There have long been allegations that the CIA had a part in engineering Whitlam’s downfall. The Labor government had angered the US by withdrawing support for the Vietnam War, opposing nuclear weapons testing, and raising questions about the secret US-operated signals intelligence center at Pine Gap, near Alice Springs. Felix is obsessed with these events and with the alleged US role in them and determined that Gaby’s hacking be linked to them, thus dispelling the “Great Amnesia” into which they have disappeared.

He traces that amnesia back to the presence of US troops in Australia during World War II—a large section of the book is taken up with the story of Celine’s mother’s youth in Brisbane, culminating in 1942 in her rape and impregnation by an American soldier who is also a serial killer, Edward Leonski, known as the “Brownout Strangler.” (Leonski is a historical figure and Carey’s version of him in Amnesia follows the factual record.) Thus, Gaby carries in her blood the memory of an American crime and, as she is born at the moment Whitlam is dismissed in 1975, she symbolically inherits another.


Magnum Photos

Sydney, Australia, 2001; photograph by Trent Parke from his ‘Dream/Life’ series. His latest series, ‘The Black Rose,’ is on view at the Art Gallery of South Australia, Adelaide, until May 10, 2015.

Amnesia is not the first of Carey’s novels to have the 1975 crisis as a brooding background. It is woven into the texture of his much more substantial and formally ambitious 1994 novel, The Unusual Life of Tristan Smith. The contrast between the two books is as stark as it is illuminating, all the more so because they share so much. Tristan Smith, like Amnesia, is a rumination on Australia’s subservient relationship to the US. The eponymous Tristan is remarkably similar to Gaby—a lost child who enters a strange imaginative world. Tristan’s mother Felicity, like Celine, is a beautiful actress who is involved with a radical theater collective. Tristan’s putative father Vincent is, like Gaby’s father Sando, a rising Labor Party operative. The relationships between Felicity and Vincent and between Celine and Sando follow similar trajectories.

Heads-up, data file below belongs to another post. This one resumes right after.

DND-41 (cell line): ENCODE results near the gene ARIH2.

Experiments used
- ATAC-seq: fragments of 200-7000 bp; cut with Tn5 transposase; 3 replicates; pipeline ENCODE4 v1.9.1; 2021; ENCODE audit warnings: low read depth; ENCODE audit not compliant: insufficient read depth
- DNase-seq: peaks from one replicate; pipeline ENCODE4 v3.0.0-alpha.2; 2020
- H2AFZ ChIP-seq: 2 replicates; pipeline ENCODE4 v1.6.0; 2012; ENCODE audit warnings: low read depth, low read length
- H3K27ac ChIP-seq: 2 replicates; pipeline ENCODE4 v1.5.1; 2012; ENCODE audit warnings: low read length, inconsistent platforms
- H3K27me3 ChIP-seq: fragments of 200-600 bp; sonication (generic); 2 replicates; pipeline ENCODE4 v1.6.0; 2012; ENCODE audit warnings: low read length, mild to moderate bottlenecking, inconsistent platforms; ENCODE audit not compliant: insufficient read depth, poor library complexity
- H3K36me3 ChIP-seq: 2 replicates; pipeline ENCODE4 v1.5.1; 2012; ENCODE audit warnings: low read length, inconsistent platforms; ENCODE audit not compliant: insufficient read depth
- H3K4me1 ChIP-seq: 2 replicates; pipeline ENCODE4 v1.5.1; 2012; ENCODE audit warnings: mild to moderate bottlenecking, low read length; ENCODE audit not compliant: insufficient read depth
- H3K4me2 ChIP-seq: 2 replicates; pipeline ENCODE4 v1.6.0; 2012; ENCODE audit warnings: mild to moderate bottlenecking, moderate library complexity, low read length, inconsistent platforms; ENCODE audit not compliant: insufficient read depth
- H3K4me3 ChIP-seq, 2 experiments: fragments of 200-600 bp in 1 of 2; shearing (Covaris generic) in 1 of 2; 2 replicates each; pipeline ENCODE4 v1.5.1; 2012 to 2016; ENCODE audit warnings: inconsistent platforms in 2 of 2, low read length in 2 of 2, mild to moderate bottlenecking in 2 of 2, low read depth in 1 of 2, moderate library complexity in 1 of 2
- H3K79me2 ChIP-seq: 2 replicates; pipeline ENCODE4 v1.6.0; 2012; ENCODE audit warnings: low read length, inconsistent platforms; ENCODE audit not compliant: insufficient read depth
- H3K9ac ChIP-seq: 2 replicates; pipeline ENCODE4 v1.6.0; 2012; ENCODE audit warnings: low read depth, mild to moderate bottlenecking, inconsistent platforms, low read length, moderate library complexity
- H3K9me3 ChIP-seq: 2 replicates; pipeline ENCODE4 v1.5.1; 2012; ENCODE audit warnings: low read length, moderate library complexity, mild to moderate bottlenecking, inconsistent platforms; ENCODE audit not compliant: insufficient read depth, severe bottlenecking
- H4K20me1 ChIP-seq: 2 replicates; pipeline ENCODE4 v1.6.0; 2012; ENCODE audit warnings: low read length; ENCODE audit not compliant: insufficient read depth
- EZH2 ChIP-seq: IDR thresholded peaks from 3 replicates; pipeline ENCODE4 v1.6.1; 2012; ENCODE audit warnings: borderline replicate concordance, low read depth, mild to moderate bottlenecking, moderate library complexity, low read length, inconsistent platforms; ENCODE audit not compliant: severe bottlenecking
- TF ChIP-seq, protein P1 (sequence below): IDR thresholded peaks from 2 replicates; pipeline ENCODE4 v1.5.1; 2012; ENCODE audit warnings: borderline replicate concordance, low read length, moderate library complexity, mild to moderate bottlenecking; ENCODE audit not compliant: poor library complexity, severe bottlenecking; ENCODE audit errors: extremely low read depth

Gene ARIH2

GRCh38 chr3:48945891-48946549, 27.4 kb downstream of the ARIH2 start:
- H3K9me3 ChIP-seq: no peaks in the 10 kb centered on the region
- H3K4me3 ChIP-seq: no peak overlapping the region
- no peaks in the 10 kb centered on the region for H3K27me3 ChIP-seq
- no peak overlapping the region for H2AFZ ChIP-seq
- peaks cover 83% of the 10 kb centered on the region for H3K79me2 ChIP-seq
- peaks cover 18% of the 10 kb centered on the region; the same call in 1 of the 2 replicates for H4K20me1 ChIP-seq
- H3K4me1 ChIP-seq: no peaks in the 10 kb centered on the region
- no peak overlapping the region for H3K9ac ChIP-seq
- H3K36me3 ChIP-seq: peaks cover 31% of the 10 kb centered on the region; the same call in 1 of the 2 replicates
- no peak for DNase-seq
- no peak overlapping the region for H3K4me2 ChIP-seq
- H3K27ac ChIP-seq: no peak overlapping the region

Yet in Tristan Smith everything is oblique whereas in Amnesia everything is literal. The difference can be summed up as that between, on the one side, Gulliver’s Travels and Tristram Shandy (the models for Tristan Smith), and on the other a John le Carré thriller, whose form (though not style) Amnesia follows. In the earlier book, the facts of 1975 and the relationship between Australia and the US are a springboard for Carey’s daring back flip into baroque invention. In the 2015 version, those same facts are a solid but rather flat surface.